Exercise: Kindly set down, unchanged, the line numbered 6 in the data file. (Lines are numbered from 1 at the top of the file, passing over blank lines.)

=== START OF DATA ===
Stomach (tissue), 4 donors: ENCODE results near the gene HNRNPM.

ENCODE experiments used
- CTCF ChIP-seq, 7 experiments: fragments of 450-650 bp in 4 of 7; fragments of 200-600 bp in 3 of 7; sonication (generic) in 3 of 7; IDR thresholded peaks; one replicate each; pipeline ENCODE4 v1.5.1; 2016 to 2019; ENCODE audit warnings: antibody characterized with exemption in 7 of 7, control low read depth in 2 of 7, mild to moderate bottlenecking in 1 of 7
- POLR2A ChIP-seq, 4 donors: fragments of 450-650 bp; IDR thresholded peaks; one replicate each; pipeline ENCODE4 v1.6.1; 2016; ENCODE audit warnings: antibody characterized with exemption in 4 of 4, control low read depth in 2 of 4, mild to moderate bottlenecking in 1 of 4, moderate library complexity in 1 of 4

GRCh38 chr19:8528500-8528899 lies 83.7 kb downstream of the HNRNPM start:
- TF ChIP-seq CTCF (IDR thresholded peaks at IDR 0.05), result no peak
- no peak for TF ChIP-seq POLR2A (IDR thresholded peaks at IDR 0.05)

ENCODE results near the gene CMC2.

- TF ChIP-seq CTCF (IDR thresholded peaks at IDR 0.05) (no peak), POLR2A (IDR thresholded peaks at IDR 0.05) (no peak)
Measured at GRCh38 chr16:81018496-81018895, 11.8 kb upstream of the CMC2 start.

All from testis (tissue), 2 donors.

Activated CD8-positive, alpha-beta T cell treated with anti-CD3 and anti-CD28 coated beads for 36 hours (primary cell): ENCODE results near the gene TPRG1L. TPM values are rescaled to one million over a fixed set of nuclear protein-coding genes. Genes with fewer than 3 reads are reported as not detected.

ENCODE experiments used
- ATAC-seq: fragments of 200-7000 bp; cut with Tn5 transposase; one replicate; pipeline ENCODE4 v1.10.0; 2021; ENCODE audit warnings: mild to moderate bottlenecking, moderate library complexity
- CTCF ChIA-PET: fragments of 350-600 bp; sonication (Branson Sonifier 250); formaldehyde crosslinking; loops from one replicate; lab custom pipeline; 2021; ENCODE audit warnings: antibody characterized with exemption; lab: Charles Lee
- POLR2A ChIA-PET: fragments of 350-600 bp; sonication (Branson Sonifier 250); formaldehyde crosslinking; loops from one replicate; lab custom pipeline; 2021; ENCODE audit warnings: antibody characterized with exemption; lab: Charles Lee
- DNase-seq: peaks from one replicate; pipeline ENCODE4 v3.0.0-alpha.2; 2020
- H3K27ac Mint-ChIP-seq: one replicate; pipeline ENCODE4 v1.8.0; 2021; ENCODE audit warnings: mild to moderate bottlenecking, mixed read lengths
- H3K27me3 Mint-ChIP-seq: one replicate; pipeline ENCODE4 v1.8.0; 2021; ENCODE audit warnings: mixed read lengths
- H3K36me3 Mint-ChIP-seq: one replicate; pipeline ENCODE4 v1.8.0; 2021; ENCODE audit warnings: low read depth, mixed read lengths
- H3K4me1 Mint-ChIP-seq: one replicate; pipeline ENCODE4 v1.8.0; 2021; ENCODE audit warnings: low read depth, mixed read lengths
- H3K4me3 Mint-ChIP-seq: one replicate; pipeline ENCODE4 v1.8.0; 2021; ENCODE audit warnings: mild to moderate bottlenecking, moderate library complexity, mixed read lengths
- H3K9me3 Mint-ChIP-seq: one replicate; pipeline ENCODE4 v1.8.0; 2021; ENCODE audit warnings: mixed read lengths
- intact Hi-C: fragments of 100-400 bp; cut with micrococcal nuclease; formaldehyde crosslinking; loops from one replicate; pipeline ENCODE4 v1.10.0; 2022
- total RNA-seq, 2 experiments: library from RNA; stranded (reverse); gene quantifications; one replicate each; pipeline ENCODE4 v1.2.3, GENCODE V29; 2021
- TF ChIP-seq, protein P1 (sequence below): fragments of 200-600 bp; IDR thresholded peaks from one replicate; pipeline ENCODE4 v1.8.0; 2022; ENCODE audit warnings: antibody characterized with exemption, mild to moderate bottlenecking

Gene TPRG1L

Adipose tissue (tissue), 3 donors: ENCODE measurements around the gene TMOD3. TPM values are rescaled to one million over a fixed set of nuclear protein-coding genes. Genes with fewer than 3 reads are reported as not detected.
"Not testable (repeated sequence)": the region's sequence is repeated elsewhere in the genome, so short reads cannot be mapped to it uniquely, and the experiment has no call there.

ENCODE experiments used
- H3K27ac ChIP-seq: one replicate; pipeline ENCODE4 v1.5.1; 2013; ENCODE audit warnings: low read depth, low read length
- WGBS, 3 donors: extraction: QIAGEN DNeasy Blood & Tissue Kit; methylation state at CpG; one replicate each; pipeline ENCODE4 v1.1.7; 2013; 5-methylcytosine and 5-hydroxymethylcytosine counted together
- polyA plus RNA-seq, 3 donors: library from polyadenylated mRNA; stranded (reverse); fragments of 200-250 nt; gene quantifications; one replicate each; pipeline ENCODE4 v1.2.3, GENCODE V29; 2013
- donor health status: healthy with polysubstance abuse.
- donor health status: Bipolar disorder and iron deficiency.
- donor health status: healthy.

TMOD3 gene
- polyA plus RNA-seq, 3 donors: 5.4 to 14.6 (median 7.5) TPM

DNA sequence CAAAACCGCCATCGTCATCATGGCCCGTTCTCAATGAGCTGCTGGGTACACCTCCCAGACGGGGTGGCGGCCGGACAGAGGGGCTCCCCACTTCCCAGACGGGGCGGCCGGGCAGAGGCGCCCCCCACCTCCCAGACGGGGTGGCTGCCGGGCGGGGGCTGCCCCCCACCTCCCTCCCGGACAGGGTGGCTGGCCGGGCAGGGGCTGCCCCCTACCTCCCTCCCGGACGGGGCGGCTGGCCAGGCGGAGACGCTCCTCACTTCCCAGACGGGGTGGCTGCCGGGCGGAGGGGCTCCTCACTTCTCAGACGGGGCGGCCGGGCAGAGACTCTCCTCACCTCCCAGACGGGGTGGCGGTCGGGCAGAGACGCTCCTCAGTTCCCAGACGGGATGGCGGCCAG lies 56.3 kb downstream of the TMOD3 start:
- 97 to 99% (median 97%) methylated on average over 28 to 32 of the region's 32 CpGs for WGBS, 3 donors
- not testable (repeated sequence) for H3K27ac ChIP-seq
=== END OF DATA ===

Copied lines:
- TF ChIP-seq CTCF (IDR thresholded peaks at IDR 0.05), result no peak